Who were the people of Pompeii?

The eruption of Mount Vesuvius in 79 A.D caused over 20,000 deaths in the thriving city of Pompeii. The city was buried in a thick layer of volcanic ash, covering the city and its citizens until it’s rediscovery in 1599. It is a completely preserved ancient city, with buildings, artefacts, and human bodies found in the wreckage. Archaeologists have unearthed the human remains, discovering the body’s past lives and their last moments on earth. Here are just a few of the noteworthy bodies of Pompeii.

The People’s Great Smiles

After studying all the remains in Pompeii, archaeologists found that all the remaining individuals had a nice set of pearly white teeth. This was before dentistry was a practice, but not one member had a cavity. This indicates the city’s remarkedly good health, with a low level of sugar in their food regime, their diet comprising fibre, protein, and fruit. Water was also said to contain high levels of fluorine, which helps prevent cavities.

Baby diseases

Archaeologists have examination an array of children remains, discovering how Pompeii’s children barely survived childhood. Congenital syphilis was found in multiple babies and young children, as the disease left distinguishing marks on the victims’ bones. This disease ranks as the biggest cause of early death in Pompeii.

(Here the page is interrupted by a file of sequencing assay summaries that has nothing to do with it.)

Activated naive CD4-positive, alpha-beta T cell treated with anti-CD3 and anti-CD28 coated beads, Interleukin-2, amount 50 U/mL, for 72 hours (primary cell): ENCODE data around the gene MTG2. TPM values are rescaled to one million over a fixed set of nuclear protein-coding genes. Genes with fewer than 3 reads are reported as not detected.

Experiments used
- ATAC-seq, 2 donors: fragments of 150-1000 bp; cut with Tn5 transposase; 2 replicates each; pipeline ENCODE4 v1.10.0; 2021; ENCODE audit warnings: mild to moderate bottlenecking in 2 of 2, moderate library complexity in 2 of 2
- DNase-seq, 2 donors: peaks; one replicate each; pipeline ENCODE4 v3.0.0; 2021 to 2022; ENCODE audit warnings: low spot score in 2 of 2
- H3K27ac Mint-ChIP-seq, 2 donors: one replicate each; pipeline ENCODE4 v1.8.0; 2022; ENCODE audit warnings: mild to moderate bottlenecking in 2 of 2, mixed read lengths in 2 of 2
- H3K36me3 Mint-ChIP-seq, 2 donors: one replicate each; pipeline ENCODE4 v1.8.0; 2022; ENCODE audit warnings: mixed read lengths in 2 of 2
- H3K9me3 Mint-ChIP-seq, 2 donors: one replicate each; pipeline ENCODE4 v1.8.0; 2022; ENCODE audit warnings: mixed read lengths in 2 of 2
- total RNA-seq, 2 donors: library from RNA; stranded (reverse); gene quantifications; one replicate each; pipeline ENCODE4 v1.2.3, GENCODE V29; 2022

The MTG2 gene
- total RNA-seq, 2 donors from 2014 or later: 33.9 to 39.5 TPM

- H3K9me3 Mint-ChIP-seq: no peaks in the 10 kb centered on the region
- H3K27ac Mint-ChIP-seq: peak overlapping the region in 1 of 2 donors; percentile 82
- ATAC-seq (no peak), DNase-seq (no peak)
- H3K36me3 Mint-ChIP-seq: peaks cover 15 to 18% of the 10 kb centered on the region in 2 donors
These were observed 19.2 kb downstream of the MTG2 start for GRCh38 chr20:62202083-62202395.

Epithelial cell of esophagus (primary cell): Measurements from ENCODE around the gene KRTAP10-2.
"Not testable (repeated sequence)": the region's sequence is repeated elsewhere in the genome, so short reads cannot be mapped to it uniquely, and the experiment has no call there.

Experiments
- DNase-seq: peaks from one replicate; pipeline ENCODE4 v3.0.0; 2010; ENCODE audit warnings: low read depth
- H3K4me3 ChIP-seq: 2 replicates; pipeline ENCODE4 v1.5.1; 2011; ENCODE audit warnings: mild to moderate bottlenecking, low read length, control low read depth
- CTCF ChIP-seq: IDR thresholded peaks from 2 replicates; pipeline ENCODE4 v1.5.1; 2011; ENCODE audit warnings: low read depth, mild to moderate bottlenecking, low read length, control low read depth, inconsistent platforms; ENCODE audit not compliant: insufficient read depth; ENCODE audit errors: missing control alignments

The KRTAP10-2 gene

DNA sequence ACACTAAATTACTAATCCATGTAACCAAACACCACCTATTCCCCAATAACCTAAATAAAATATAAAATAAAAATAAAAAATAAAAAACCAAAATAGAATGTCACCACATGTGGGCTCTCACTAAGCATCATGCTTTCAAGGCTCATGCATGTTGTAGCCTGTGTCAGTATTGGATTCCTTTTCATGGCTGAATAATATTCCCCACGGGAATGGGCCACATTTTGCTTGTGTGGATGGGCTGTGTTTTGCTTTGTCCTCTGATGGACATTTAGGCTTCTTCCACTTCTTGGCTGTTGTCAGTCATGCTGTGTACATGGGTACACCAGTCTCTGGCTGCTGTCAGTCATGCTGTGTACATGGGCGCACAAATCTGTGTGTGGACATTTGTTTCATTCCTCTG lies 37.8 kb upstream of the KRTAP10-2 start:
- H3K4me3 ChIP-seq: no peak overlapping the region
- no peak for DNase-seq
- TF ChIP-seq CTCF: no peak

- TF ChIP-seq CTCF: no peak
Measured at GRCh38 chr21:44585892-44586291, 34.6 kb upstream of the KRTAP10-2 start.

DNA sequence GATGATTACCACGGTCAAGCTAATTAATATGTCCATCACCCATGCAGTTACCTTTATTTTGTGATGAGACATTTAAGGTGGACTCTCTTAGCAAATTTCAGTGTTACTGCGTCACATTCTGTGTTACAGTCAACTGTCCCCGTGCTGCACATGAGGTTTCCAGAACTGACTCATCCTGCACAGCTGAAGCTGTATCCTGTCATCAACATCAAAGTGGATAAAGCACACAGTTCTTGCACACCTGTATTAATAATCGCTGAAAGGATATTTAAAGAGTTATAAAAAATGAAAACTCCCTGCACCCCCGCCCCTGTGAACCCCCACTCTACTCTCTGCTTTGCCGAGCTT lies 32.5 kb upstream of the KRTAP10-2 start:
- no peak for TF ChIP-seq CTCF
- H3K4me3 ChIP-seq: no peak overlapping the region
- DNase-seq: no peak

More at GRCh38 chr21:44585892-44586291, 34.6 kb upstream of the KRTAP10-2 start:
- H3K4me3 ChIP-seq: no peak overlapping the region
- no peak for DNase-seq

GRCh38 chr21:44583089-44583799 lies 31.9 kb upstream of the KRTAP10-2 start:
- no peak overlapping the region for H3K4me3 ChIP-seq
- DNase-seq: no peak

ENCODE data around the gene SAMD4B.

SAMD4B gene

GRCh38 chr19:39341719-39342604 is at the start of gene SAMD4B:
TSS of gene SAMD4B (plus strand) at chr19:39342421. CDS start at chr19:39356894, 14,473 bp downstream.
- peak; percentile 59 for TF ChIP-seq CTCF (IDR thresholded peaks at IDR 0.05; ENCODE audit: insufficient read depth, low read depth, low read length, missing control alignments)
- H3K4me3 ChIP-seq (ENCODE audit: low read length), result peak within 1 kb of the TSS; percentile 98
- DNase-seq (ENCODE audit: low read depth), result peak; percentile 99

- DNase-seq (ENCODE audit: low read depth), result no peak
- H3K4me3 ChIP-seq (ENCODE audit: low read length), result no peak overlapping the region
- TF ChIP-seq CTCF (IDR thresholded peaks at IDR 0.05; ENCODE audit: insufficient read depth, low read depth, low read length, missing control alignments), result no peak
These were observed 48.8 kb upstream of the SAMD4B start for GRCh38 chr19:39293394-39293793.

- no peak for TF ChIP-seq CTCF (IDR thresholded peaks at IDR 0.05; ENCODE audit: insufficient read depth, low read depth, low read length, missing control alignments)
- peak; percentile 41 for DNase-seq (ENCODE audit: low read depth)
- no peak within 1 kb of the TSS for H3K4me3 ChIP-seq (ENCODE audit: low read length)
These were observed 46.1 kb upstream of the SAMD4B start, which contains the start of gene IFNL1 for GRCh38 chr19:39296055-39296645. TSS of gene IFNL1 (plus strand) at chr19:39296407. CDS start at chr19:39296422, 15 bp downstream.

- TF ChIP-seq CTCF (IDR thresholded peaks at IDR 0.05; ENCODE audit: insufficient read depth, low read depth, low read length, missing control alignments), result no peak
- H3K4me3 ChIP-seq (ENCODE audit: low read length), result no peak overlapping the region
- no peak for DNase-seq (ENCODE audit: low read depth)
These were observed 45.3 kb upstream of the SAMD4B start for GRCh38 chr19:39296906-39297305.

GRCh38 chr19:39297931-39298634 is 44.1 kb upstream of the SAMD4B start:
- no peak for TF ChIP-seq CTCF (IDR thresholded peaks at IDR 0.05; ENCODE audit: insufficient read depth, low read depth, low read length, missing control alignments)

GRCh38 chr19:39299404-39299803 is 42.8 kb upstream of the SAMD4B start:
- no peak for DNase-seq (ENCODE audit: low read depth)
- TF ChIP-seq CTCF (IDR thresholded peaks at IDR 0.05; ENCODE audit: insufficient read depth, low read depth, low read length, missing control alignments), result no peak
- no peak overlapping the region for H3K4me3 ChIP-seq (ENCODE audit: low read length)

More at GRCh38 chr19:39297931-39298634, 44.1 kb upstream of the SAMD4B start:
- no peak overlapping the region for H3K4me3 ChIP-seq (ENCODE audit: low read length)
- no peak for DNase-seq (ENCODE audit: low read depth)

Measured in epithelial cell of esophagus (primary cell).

The Two maidens

Famously named as the ‘two maidens’, are the skeletal remains of an embracing couple. Clasping onto to each other before their demise, making their embrace an everlasting one. They were originally thought to be two women, hence the name the two maidens, but on a later CAT scan and DNA tests, they were discovered to be two men. The research showed that they were not relative, causing the speculation that they were homosexual lovers. Due to the tight embrace, scholars have suggested that the pair has some sort of emotional connection. Sadly, this mysterious love story may never be solved.

The Shackled Salve

Slavery was a common thing in the historic city of Pompeii. Ranging from sex workers, household servants, to concubines, the evidence of the cruel behaviour towards these victims depict how limited these salve’s freedom was. Pompeii’s streets are flooded with brothels, as the historic city’s most popular activity was said to indulgence in the luxurious houses of pleasure. Although most the remaining Pompeii artwork depicts these brothels as an erotic and exotic treat, the reality is very different. Majority of the sex workers were slaves, with only a tiny cell doubling a brothel room. Salves were also common in households, made to clean clothes in large tubs of urine. Salves were even chained, which is illustrated by the remaining preserved body of a salve. This victim could not escape the volcano’s wrath, due to shackles around his ankles. His body is lying face down on the ground and is a sad imagery of a shackled victim trying to escape his chains.

Explore the rich history of Pompeii on our Pompeii Day Tour today!